Although these initiatives mostly stemmed from the specific priorities of these respective institutions, they were nonetheless timed to take advantage of the changes occurring in Oakland itself. In the wake of the dot-com boom, a wave of artistically minded young people moved there and elsewhere in the East Bay from San Francisco. "It's kind of like Brooklyn is to Manhattan as Oakland is to San Francisco," said de Guzman. "All the creative energy is moving over to Oakland, because San Francisco is too expensive for people to live." The city's changing demographics ushered in the storefront gallery boom that led to Oakland's monthly Art Murmur, synchronized gallery openings centering on the city's Uptown neighborhood on the first Friday of every month. In 2004, the Oakland Museum started its own "First Fridays After 5," a monthly event in which staffers organized as many concurrent activities as they could — yoga, film screenings, topical lectures, and live reggae music, for example — and hooked them around the current exhibition. The museum also collaborated with KQED and ITVS to present regular film screenings — including documentaries about graffiti and mushroom hunting.

Rozan said First Fridays have been hugely successful in attracting the Yoko crowd. He's ratcheting the idea up a notch with "Night School," a closing reception for the centennial exhibit of the California College of the Arts, being held on Thursday, March 13. Featuring local rock bands, Amoeba DJs, parkour demonstrations, electrorap, kegs from Lagunitas Brewery, and Live 105 radio personalities (and, full disclosure, sponsored by the East Bay Express), the event is a firm departure from the old conception of what a museum is supposed to be. It also is Rozan's most blatant appeal yet to a young, hip, beer-drinking, modern-rock-listening, non-museum-going crowd. Billing it as "that college experience you always wanted but you kinda didn't get," Rozan vows to transform Oakland Museum's galleries into "really hip lounges," in which museum curators and docents will serve as smart conversationalists, rather than pedagogues. "So this whole night, what's cool about it is the fact that this whole museum is engaged with this idea that we want to be pushing our space forward," he said.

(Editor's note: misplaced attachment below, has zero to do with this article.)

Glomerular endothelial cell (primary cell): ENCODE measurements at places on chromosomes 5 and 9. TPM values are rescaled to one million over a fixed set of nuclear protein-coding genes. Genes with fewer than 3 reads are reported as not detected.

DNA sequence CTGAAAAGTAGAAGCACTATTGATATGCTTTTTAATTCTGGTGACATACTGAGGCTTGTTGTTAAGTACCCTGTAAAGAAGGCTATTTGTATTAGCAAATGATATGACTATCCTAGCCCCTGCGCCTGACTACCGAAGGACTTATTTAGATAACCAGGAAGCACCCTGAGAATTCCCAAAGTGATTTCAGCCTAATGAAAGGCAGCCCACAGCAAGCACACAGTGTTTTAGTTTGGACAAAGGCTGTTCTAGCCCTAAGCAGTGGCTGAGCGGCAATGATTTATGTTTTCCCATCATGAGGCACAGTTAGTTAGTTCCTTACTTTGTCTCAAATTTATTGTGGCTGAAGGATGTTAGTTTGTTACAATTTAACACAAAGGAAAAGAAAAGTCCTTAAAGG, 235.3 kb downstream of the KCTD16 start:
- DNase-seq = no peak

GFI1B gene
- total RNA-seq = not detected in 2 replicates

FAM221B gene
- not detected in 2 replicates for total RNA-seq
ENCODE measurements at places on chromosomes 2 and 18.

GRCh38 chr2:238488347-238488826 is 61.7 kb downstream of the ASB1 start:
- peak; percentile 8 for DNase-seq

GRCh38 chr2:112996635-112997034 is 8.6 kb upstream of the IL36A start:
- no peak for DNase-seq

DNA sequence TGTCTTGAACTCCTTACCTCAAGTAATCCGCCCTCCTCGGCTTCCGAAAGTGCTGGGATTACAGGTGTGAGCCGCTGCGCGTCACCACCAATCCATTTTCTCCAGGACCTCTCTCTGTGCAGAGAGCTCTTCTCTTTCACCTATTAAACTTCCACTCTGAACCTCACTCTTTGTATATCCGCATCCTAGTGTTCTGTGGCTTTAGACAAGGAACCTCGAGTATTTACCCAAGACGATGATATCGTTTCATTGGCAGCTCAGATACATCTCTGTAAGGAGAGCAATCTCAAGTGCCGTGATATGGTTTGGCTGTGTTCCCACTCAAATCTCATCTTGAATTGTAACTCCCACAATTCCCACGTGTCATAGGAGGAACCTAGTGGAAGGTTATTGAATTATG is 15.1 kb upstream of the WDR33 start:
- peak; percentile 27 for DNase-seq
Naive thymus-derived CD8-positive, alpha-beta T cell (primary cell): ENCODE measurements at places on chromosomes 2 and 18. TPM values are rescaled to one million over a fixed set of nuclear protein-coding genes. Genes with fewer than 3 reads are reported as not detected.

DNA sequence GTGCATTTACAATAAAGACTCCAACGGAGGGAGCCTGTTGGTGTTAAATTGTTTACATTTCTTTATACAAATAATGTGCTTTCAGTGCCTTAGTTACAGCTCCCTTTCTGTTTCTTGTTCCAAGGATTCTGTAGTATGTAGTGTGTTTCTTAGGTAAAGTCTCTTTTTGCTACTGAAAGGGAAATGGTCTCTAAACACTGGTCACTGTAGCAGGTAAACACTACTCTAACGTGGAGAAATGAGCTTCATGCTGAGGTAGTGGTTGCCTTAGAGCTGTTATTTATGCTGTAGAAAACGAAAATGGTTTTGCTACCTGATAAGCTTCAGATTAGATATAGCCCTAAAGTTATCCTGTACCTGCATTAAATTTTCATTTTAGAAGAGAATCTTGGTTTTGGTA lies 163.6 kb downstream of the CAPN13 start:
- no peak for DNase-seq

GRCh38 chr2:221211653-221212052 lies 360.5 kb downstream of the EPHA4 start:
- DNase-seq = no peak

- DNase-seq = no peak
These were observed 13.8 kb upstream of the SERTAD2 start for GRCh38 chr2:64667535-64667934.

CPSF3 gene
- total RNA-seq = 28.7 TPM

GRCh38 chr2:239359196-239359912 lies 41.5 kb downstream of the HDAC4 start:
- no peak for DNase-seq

Rozan's plans involve a dramatic recasting of the museum's architecture. The stairway that separates the second-floor admissions box office from a new exhibit called Trading Traditions will become a makeshift stage for the electrorap group Hottub and the four-piece rock band Make Me. Another stairway leading down to the ground floor will feature traceurs from SF Parkour, who will demonstrate ways of scrabbling up walls and climbing around sculptures. A giant, carved stump of redwood burl will become a DJ booth. Lagunitas will have a bar in one corner of the ground floor, and Live 105 will host pub quizzes. A tattoo parlor will sell temporary tattoos with the museum logo inscribed on an elegant scroll. "And the Top Dog Hot Dog is gonna be here," Rozan gushed. "I think that's soooo cool."